AJ co-founded TrendKite in 2012 and oversees all aspects of the organization’s sales operations.
It is easy to understand the appeal of hitching your brand’s fortunes to a star. People associate the positive traits of the celebrities they love with the brands they endorse. Celebrity endorsements are also a great way to communicate brand identity. Gatorade is “like Mike.” (And you can be too!) But, very recent history has given us some examples of the risks of this approach.
Anyone who doesn’t know that Donald Trump likes to stir up controversy, doesn’t have a TV. But last week his statements about Mexican immigrants crossed the line for Univision, Televisa, Farouk Systems, NBCUniversal, Macy's, and NASCAR. Despite his surprising surge in Republican primary polls, these brands felt compelled to walk away.
The Last Chapter
A whole section of Subway’s website was devoted to the story of Jared, the famous pitchman who shed many pounds by eating the chain’s sandwiches every day. Within hours after state and federal investigators raided Jared's home in an investigation related to child pornography, Subway shed Jared. Although no charges have been filed and despite the fact that it is quite possible he wasn’t the target of the investigation, seeing “Subway” and “child pornography” in the same sentence was just too much for the brand to take.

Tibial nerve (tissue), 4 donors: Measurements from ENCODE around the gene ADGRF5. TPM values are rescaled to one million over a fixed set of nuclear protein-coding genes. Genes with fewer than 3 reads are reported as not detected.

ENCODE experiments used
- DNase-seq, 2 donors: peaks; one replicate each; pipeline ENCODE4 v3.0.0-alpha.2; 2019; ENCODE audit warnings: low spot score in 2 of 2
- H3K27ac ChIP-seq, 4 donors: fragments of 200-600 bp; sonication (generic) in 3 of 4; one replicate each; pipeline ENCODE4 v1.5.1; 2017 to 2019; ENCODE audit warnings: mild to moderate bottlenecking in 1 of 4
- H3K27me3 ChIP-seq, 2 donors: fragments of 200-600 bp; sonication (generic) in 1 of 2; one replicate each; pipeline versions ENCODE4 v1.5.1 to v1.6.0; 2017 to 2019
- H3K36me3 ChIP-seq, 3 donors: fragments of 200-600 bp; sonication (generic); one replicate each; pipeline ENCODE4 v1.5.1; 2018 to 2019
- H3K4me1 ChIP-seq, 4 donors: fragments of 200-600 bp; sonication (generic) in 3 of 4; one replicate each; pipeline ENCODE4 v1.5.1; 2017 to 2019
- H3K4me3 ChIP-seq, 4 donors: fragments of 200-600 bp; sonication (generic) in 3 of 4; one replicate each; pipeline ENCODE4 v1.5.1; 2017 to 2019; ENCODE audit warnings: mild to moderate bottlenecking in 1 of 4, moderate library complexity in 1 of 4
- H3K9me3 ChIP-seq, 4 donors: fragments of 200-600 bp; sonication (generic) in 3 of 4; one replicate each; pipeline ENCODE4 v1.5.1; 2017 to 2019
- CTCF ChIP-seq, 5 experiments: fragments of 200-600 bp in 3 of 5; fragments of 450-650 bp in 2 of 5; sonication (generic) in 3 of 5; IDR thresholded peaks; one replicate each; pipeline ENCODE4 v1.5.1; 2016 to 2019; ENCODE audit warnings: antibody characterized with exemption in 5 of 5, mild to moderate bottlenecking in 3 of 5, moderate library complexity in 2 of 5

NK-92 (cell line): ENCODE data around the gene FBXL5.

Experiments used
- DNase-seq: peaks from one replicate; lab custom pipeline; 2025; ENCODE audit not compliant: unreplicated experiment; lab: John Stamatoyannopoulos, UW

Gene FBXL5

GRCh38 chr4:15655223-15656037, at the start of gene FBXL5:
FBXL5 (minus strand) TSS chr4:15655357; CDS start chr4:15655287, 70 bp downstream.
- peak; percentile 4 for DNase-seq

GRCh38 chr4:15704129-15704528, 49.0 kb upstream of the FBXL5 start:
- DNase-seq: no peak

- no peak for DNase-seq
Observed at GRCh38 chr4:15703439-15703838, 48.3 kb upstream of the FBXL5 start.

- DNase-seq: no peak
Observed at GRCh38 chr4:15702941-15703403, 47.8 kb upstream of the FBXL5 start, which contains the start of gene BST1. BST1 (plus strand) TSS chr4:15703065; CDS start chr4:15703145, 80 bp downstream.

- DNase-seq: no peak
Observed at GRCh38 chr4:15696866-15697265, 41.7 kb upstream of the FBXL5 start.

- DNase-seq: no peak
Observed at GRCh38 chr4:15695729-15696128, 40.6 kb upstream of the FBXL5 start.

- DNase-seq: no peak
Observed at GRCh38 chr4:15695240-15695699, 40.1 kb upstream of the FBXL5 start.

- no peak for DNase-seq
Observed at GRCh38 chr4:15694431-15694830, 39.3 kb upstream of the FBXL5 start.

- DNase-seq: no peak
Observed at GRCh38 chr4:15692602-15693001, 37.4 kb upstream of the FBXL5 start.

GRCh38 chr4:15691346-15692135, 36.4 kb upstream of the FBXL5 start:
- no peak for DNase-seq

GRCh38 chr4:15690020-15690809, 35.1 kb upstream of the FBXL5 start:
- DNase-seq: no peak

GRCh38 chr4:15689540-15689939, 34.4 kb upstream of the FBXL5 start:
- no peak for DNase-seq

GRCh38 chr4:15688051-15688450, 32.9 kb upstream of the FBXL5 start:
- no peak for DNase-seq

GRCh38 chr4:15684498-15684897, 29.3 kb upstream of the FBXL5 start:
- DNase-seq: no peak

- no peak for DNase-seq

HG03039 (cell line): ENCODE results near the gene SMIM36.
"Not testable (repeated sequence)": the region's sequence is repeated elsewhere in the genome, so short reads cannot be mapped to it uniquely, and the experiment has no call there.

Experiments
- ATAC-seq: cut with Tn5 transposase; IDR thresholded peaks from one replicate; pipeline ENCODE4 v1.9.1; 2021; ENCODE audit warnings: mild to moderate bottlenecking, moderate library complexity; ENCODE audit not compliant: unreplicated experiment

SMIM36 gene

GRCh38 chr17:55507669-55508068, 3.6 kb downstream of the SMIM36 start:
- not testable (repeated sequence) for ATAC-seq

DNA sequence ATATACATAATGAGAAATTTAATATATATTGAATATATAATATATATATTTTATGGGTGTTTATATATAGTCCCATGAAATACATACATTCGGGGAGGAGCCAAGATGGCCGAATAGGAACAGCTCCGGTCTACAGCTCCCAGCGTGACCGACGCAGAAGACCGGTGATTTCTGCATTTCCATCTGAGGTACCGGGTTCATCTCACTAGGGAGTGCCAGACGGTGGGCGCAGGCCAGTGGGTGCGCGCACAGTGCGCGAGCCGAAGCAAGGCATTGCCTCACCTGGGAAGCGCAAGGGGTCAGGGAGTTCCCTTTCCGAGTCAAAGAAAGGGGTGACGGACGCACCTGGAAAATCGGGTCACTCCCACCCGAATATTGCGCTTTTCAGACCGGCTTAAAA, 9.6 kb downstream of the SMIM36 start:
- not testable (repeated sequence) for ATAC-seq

Didn’t See That One Coming
In terms of a safe bet for a celebrity spokesperson, the 2008 version of Tiger Woods would have been atop the list. In 2009, not so much. AT&T, Accenture, Gatorade and Gillette all cut ties with the golf legend after a bizarre car accident and a series of sex scandals. In fact, his “romantic” adventures cost him $22 million in endorsements (and his marriage).
Lest you think that simply ending an endorsement deal or even the passage of time will break a brand’s link to an individual, consider the case of Bill Cosby. I haven’t seen Bill Cosby in a Jell-O ad for years, but a quick search of Google news proves that many of the articles about the recent accusations of sexual assault include a reference to the brand. This goes squarely in the “not all press is good press” category.
People are human. They screw up and do stupid things. (Or possibly in Jared’s case, they know people who do horrifying things.) It is unlikely that people are going to stop shopping at Macy’s, eating Subway sandwiches, drinking Gatorade or enjoying Jell-O because of the “sins” of these celebrity endorsers, but they’ve created PR nightmares nonetheless.